On his career switch from designer as a writer: 'I don't know exactly when I first felt myself to be a professional writer. When I looked back afterwards I found that even at college [St Martin's College and then the Royal Academy of Arts] my sketch books were getting more and more cluttered with written notes. Perhaps it was inevitable that I turned from drawing to writing. I am not sorry. No one ever gave an artist a chance to provide excuses for mistakes he made twenty-five years ago.'

2. Horse Under Water
On writing the difficult 'second book': 'Horse Under Water was my second book and I started writing it a month after signing the contract for The Ipcress File. I started it for the same reason that I started the rest of them: I was dissatisfied with my previous effort and I wanted to do better. Like most writers I become aware of a book's fault the moment it's taken away from me to go to the printer. By the time a book actually appears I dislike it more than any critic can.

A second book is widely believed to be the acid test of a writer, the one that decides if the first success was just a flash in the pan. My first book - The Ipcress File - still wasn't published by the time I went along to the publisher with the draft of my second one. The publisher wasn't encouraging. They sent me away with the book unread. It was their policy, they told me solemnly, never to even consider a 'second book' until they'd seen the sales of the first.'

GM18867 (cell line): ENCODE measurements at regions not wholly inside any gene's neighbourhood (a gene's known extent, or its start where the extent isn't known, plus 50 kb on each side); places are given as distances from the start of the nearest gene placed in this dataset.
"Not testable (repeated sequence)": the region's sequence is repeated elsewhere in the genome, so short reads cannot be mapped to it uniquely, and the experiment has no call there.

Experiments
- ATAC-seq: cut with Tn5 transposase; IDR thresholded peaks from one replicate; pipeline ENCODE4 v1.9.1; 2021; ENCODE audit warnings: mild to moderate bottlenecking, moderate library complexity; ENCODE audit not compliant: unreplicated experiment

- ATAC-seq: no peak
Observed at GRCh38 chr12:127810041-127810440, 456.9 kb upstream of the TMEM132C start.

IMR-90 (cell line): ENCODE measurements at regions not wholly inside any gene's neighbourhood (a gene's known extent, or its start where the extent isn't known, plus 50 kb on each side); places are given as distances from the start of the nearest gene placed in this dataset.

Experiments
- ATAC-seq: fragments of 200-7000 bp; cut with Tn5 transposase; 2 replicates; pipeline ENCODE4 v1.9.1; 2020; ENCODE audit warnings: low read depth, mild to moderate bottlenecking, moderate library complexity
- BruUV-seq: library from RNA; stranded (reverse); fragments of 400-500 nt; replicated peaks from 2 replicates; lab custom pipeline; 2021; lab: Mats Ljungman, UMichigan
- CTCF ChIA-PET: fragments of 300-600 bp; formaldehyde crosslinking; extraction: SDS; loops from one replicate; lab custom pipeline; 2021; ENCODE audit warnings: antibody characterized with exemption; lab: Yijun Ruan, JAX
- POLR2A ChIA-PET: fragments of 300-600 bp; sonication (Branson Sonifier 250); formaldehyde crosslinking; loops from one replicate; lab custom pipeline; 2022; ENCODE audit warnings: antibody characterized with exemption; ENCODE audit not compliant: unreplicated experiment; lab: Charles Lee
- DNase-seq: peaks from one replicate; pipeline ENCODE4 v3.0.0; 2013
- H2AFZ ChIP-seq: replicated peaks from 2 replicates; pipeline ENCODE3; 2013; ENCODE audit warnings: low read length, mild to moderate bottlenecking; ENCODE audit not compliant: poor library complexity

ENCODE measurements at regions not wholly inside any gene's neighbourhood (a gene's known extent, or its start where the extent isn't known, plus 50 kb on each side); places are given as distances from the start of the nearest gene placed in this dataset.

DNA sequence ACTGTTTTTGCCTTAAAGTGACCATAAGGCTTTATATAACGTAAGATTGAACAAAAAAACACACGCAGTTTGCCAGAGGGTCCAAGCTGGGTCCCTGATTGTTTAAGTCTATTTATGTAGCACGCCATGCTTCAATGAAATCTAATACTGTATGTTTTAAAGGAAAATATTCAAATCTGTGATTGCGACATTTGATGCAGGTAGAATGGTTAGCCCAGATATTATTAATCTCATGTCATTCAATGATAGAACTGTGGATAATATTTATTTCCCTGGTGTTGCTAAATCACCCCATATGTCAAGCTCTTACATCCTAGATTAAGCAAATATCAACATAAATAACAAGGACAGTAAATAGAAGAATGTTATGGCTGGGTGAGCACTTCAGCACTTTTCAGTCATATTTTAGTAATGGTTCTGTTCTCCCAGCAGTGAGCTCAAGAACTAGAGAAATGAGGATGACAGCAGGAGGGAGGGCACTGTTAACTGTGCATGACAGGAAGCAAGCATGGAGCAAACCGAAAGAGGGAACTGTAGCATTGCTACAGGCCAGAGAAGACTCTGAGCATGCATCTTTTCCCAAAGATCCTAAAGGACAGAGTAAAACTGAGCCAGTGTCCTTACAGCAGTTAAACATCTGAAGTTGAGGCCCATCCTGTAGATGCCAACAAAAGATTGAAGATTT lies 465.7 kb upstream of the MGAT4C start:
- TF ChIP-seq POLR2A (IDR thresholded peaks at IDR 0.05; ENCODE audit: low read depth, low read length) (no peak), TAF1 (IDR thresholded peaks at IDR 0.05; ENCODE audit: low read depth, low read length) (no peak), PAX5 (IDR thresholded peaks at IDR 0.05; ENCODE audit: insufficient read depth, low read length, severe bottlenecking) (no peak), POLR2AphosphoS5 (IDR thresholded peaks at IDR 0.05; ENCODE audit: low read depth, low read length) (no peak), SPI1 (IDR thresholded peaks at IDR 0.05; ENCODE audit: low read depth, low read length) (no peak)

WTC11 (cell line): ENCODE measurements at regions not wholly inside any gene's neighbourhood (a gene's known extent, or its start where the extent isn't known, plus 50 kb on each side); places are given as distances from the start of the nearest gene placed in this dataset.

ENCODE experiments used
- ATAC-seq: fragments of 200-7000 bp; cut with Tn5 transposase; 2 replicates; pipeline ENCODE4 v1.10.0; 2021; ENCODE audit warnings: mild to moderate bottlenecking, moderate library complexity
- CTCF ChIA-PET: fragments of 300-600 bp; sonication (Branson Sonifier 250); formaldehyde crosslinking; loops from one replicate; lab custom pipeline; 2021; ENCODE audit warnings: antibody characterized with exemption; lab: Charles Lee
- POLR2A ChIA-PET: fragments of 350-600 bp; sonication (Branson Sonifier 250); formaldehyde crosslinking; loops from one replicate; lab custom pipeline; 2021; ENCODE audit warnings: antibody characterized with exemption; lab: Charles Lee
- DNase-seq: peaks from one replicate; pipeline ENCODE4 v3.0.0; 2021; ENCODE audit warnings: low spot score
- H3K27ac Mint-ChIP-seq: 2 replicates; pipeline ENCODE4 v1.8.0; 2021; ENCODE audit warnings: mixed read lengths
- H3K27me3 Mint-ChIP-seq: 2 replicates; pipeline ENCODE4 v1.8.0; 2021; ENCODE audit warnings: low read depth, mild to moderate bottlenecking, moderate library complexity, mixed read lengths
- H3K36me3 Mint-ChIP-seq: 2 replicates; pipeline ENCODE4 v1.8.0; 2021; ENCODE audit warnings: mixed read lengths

On the value of extensive research to create believable characters and story lines: 'For me, the best part of doing the job is doing the research. The best research is done by talking to people but inevitably one sooner or later has to go to a library. For Horse I spent many hours in the library of the Imperial War Museum in Lambeth. It was within walking distance of where I was living [Deighton had a flat in 29 Merrick Square near Borough, south London]. To add to my pleasure the library was being completely reorganised and the library staff provided me with a table and chair in the middle of all the chaos. It was wonderful! These unusual circumstances gave me a chance to go along the shelves finding documents and books that I didn't know existed. Some of the underwater warfare material had only just been downgraded to declassified and often they had trouble getting me to go home at night.'

On the decision to make the main character - who subsequently became known as Harry Palmer in the movie version - anonymous: 'After this second book was published I was frequently asked why the hero had no name. One Canadian reviewer told his readers that I'd claimed it was symbolic. There was nothing symbolic as far as I was concerned but I did have a hang-up at the idea of the author's name being different to the name of the narrator. This was an absurd reason but I couldn't dismiss it and by the time I got to the end of my first book I still hadn't named the hero. I was relieved to find that the publishers of The Ipcress File were happy to leave him unnamed, so I kept him anonymous.